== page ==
E-Cigarettes Damage Cells

Photo by Kevin Walsh.


Photo by Kevin Walsh.

A team of researchers with the Veterans Administration (VA) San Diego Healthcare System tested two electronic cigarette products and found that they damage cells in ways that could lead to cancer. The damage occurred even with nicotine-free versions of the products, leading the researchers to conclude that e-cigarettes are not as safe as their marketing makes them appear.

“There haven’t been many good lab studies on the effects of these products on actual human cells,” said Dr. Jessica Wang-Rodriguez, one of the lead researchers, a professor of pathology at the University of California, San Diego, and chief of pathology and laboratory medicine at the San Diego VA, specializing in head and neck cancer.

The researchers created an extract from the vapor of the popular V2 and VaporFi brands of e-cigarettes and used it to treat human cells in Petri dishes. Compared with untreated cells, the treated cells were more likely to show breaks in DNA strands and die. When strands break and the cellular process doesn’t work, cancer may follow.

The affected cells also were more likely to launch into apoptosis and necrosis, which lead to cell death. The researchers used normal epithelial cells, which line organs, glands, and cavities throughout the body including the mouth and lungs, as well as cell lines that already showed head and neck squamous cell carcinoma.

The experiments included nicotine and nicotine-free versions of each e-cigarette. Previous studies have linked nicotine, which is what makes smoking addictive, to cell damage. The San Diego researchers found that the nicotine versions caused worse damage, but the nicotine-free vapor altered cells as well.

“It’s not that the nicotine is completely innocent in the mix, but it looks like the amount of nicotine that the cells are exposed to by e-cigarettes is not sufficient by itself to cause these changes,” said Wang-Rodriguez. “There must be other components in the e-cigarettes that are doing this damage.”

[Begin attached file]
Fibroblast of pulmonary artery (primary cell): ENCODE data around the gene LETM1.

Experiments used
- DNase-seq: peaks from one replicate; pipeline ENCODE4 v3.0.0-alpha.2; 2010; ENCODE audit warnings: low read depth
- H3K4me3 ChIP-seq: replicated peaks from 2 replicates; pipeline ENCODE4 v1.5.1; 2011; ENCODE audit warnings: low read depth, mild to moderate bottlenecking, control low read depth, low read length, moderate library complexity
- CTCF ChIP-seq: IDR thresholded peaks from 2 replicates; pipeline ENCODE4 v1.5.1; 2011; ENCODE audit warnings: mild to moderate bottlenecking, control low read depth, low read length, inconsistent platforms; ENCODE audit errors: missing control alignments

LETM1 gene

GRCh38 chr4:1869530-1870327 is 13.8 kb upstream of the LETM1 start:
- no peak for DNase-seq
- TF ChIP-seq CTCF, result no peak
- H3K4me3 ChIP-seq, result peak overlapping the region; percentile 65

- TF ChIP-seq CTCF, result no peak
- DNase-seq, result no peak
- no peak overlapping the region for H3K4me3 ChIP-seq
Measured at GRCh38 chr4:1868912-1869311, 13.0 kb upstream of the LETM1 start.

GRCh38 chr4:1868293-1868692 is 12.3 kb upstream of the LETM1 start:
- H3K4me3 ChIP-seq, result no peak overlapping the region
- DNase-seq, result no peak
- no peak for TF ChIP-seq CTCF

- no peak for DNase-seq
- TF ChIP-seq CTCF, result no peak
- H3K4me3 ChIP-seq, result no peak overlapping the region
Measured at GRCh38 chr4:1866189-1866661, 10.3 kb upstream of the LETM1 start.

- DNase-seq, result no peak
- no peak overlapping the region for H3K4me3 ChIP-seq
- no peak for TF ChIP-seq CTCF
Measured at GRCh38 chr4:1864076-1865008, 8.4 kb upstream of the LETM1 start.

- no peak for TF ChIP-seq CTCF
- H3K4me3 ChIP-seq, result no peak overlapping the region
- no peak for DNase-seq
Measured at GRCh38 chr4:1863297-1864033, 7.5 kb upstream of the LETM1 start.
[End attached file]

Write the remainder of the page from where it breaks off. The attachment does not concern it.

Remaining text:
The researchers are now trying to identify other carcinogenic substances in e-cigarettes and determine their specific effects. Formaldehyde is a known carcinogen, for example, though its production may be minimized by low-voltage e-cigarette operation. Diacetyl, a flavoring agent linked to lung disease, is in more than three quarters of flavored e-cigarettes and refill liquids.

“For now, we were able to at least identify that e-cigarettes on the whole have something to do with increased cell death,” said Wang-Rodriguez. “We hope to identify the individual components that are contributing to the effect.”

The cells used in the lab, however, are not completely comparable to cells within a living person since their lines have been “immortalized because of certain cell changes,” Wang-Rodriguez said. Also, the researchers did not mimic the actual dose of vapor that an e-cigarette smoker would receive.

“In this particular study, it was similar to someone smoking continuously for hours on end, so it’s a higher amount than would normally be delivered,” she said. “What we’re looking at now is to dose-control these. We want to know at what dose it causes that critical switch-over to where we see the damage.”

While the vaporized e-cigarette liquids induced increased DNA strand breaks and death and decreased clonogenic survival in the tested cell lines independently of nicotine content, the researchers noted that further research is necessary to determine the long-term effects of e-cigarette usage. Still, they are not optimistic.

“Based on the evidence to date,” said Wang-Rodriguez, “I believe they are no better than smoking regular cigarettes.”

The study, “Electronic Cigarettes Induce DNA Strand Breaks and Cell Death Independently of Nicotine in Cell Lines,” was published by Oral Oncology. It was funded by the National Institutes of Health, the Department of Veterans Affairs, and the Brandon C. Gromada Head and Neck Cancer Foundation.

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